Between 1919-1938, contact between Asia and America forced a reassessment of the normative boundaries of race, sex, gender, class, home, and nation. Karen Kuo's provocativeEast Is West and West Is Eastlooks closely at these global shifts to modernity.
In her analysis of five forgotten texts-the 1930 film East Is West, Frank Capra's 1937 version ofLost Horizonand its 1973 remake, Younghill Kang's novelEast Goes West, and Baroness Ishimoto's memoir/manifesto,Facing Both Ways-Kuo elucidates how "Asia" played a role in shaping American gender and racial identities and how Asian authors understood modern America and its social, political, and cultural influence on Asia.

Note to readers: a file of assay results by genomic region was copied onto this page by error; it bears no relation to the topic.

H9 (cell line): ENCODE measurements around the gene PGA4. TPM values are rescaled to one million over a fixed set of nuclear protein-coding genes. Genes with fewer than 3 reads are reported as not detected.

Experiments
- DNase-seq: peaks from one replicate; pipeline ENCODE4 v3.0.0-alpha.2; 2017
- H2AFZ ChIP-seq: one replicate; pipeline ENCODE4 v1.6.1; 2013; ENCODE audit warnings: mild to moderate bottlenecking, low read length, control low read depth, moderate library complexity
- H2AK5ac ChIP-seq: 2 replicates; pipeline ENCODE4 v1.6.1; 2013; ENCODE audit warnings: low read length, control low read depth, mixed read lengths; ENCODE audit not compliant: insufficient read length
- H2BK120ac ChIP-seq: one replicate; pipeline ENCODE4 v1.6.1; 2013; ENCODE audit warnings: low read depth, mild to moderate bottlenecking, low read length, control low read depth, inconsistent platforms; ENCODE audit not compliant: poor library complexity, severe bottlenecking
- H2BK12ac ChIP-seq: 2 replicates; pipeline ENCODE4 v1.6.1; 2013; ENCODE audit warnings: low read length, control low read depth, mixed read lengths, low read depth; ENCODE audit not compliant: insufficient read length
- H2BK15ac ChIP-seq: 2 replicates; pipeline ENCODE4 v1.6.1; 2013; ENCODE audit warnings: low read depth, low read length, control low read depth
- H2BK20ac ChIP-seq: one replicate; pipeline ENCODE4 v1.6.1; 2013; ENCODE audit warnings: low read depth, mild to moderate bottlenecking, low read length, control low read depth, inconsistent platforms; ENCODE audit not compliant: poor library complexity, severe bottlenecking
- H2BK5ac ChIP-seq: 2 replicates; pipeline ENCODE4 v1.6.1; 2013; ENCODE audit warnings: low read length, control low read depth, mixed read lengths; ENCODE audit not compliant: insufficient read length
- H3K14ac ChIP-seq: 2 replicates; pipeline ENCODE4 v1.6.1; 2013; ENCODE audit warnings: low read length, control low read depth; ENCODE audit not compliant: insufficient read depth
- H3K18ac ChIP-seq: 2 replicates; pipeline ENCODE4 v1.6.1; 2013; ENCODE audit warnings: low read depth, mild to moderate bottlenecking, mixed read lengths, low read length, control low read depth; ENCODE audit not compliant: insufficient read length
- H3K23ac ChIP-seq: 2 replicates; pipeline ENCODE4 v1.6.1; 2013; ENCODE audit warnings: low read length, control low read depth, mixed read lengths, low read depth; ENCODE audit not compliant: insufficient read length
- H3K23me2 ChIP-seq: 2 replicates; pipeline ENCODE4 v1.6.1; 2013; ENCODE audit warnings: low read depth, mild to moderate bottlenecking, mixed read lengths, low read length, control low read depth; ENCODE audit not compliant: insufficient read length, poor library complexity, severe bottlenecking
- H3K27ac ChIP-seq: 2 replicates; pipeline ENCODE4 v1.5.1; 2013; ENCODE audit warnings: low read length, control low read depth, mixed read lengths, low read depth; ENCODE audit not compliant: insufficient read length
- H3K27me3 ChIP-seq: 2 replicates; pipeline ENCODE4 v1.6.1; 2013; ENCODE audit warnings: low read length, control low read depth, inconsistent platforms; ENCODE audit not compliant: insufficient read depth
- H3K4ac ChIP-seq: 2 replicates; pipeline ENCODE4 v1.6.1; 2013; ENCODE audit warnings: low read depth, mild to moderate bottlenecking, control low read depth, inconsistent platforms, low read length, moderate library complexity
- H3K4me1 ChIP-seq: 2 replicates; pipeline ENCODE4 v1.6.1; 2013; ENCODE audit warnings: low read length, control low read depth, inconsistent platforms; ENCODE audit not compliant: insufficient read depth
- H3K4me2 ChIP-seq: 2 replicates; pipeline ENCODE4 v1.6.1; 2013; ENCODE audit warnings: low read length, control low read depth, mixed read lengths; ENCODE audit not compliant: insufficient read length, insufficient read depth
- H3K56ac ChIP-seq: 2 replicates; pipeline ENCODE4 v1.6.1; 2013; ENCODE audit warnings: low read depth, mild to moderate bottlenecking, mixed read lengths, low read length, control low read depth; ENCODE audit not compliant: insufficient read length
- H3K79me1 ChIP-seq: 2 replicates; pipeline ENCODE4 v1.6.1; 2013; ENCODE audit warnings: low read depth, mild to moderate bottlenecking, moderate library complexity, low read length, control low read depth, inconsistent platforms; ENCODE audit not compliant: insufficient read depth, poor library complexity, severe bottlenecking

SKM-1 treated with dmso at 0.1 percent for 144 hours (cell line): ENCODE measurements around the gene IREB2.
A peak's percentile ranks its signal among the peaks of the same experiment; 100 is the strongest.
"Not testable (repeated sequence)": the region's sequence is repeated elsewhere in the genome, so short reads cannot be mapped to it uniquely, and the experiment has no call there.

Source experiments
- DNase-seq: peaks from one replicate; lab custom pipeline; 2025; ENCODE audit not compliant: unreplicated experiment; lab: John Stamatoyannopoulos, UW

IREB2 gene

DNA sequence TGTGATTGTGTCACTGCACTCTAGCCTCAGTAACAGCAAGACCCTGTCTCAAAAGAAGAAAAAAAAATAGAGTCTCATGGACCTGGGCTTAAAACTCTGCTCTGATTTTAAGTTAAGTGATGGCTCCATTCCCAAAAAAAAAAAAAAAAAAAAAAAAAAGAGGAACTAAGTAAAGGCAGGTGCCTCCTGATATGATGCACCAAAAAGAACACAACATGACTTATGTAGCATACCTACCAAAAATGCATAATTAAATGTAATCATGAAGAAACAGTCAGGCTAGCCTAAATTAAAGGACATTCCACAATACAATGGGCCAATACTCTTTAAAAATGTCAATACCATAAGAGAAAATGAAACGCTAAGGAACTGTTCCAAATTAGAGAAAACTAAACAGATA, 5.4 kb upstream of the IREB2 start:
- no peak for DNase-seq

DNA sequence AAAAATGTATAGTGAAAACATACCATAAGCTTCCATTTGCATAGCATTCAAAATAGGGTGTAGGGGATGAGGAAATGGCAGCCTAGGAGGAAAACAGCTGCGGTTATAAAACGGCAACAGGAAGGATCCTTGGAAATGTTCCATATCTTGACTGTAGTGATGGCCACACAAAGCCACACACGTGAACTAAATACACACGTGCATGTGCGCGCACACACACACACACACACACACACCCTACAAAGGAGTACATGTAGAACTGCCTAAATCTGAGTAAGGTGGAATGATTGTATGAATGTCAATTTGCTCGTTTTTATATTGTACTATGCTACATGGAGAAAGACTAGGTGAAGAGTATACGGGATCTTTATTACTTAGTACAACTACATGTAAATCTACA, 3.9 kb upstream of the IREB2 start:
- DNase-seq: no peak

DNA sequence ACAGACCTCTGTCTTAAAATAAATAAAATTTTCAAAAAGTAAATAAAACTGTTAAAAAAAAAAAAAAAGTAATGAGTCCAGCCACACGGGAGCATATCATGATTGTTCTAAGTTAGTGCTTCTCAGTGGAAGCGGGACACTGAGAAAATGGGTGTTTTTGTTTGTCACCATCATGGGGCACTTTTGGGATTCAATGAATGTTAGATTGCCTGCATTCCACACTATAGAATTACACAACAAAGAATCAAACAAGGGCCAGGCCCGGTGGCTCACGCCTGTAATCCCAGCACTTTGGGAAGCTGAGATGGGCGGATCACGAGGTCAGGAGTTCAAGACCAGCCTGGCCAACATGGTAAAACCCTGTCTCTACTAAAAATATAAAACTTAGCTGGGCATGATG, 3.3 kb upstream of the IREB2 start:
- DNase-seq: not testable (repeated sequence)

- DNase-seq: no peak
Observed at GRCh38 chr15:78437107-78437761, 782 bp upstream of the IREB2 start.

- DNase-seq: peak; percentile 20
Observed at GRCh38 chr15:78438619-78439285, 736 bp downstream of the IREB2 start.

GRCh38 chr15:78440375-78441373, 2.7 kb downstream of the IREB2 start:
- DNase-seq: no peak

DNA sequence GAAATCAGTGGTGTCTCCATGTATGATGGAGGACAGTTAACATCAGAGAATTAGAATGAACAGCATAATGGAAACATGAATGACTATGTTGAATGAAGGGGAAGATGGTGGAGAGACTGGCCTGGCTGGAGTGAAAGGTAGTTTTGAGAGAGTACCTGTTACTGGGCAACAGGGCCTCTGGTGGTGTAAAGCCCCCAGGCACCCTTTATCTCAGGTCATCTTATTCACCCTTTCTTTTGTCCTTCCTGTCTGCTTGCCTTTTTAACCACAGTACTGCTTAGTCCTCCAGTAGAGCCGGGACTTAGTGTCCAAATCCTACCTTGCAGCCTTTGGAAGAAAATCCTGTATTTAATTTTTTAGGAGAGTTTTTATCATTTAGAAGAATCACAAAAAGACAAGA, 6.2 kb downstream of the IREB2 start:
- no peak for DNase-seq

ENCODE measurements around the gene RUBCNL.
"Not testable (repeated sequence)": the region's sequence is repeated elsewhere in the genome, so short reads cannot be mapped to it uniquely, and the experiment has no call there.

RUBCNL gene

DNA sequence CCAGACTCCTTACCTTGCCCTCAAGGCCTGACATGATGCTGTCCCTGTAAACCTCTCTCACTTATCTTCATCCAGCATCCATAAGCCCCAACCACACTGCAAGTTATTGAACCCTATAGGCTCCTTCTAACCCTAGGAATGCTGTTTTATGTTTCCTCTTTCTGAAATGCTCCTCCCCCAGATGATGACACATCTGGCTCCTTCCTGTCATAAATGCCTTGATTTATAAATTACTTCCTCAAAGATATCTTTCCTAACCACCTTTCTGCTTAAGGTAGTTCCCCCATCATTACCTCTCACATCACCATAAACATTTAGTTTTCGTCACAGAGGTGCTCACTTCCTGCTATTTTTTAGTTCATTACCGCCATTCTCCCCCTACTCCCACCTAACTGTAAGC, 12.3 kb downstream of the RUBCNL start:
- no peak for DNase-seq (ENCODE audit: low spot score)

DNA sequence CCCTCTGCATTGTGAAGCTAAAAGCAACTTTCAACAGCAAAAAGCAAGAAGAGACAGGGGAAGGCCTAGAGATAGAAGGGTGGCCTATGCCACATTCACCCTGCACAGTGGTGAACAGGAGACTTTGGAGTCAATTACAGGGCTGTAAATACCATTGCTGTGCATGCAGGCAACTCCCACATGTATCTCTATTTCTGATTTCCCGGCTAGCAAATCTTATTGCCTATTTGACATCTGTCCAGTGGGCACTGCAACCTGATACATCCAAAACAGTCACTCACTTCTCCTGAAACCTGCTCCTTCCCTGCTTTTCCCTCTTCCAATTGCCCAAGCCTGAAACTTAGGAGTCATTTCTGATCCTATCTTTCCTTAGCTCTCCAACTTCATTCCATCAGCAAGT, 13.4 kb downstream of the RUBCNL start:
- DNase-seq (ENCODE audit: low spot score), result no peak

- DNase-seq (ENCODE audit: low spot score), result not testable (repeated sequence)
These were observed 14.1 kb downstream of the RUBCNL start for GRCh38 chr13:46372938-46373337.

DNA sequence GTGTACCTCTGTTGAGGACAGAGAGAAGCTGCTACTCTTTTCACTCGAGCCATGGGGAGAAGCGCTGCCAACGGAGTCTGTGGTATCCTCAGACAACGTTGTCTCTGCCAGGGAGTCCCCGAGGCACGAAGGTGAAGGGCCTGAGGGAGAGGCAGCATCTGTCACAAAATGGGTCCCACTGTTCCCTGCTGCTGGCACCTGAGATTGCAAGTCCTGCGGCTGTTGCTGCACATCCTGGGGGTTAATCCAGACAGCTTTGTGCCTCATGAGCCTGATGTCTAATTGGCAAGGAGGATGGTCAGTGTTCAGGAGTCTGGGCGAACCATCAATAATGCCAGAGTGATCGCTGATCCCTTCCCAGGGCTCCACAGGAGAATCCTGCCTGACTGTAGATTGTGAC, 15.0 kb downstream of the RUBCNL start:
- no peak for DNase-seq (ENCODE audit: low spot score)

Kuo asserts that while notions of white and Asian racial difference remain salient, sexual and gendered constructions of Asians and whites were at times about similarity and intersections as much as they were about establishing differences.
Subjects: Language & Literature, Sociology
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